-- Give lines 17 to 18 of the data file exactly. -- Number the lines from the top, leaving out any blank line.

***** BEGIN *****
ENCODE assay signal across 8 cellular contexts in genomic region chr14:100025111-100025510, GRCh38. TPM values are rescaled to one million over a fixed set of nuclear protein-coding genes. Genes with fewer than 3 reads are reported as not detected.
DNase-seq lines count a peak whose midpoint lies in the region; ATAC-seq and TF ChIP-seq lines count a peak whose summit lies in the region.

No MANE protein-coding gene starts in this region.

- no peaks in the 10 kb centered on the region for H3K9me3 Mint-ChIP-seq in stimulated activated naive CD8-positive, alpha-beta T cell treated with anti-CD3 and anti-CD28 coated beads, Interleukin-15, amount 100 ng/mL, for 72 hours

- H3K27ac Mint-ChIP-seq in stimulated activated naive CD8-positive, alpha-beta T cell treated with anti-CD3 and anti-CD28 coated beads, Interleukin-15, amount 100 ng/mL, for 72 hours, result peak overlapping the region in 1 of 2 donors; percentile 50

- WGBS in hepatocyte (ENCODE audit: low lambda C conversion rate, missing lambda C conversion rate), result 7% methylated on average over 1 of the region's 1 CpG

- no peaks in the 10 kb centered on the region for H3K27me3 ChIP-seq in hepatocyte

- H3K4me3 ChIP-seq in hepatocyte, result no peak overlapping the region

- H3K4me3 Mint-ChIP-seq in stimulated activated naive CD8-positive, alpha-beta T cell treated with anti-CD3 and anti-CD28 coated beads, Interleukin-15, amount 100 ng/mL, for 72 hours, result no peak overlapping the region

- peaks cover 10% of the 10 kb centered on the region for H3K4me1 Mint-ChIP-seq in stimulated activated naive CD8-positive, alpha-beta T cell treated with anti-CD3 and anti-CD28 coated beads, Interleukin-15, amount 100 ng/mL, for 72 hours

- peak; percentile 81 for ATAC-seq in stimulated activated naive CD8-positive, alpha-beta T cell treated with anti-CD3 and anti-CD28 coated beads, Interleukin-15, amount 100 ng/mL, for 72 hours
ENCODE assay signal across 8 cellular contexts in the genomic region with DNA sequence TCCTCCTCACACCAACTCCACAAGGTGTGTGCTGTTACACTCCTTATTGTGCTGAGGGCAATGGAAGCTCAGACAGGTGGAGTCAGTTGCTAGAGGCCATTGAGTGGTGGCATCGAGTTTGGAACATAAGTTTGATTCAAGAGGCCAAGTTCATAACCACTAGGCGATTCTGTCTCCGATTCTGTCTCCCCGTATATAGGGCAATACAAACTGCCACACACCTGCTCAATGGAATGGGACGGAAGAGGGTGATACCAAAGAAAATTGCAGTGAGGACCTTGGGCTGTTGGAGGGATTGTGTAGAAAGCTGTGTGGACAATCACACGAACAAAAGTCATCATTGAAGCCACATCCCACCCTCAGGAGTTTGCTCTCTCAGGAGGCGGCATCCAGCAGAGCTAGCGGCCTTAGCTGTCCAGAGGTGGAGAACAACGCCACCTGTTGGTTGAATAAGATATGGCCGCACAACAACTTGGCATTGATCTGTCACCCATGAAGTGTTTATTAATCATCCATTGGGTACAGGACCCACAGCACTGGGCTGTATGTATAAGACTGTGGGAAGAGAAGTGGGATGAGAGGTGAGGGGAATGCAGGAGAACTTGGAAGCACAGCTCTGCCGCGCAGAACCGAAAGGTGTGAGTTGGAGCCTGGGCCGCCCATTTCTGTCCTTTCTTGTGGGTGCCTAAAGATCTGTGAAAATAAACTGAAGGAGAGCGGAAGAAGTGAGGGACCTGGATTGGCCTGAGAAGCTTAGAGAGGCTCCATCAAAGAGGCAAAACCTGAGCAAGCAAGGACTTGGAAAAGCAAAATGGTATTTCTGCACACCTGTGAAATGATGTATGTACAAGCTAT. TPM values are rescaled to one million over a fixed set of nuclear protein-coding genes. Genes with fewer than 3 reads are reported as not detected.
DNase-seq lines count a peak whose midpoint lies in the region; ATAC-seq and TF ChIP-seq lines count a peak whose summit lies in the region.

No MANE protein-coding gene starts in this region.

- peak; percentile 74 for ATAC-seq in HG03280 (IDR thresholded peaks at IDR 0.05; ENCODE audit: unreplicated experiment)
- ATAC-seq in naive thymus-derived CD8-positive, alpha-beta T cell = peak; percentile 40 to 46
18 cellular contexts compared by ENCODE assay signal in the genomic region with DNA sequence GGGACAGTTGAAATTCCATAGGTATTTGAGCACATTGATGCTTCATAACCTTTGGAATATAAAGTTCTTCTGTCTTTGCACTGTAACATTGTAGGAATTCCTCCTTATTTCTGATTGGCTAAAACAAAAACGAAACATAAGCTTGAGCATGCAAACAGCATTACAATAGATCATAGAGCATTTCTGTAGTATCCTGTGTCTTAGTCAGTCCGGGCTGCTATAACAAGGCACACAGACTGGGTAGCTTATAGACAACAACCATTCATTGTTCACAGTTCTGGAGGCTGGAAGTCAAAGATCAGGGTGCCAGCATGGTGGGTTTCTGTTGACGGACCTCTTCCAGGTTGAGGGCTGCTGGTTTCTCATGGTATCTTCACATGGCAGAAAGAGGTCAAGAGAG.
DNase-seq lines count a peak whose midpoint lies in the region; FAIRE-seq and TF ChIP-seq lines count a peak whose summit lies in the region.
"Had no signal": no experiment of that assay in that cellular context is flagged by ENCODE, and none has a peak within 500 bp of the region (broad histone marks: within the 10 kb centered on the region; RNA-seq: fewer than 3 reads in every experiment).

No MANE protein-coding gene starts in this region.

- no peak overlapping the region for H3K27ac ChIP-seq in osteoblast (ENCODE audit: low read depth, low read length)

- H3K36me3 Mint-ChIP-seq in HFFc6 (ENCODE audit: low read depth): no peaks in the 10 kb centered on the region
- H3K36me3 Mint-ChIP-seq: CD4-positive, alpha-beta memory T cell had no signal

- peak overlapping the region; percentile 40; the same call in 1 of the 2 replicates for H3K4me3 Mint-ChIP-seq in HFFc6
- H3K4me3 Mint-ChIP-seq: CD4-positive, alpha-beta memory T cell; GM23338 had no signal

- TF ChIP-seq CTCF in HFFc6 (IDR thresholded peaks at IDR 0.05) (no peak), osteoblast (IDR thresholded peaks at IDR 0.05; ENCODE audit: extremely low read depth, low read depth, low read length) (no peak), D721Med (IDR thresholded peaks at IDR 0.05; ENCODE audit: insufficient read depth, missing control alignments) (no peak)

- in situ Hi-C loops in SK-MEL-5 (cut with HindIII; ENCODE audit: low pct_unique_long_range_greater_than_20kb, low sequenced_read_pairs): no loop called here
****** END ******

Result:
18 cellular contexts compared by ENCODE assay signal in the genomic region with DNA sequence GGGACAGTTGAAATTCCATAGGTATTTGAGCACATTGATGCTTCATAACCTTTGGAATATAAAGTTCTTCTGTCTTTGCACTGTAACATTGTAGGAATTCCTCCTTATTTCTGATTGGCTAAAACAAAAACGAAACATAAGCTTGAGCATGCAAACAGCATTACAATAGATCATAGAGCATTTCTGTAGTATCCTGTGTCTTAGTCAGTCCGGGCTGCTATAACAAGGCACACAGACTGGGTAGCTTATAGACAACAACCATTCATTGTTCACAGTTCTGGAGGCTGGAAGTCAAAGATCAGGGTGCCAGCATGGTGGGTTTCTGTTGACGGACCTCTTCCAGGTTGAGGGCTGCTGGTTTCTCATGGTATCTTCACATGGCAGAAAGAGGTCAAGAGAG.
DNase-seq lines count a peak whose midpoint lies in the region; FAIRE-seq and TF ChIP-seq lines count a peak whose summit lies in the region.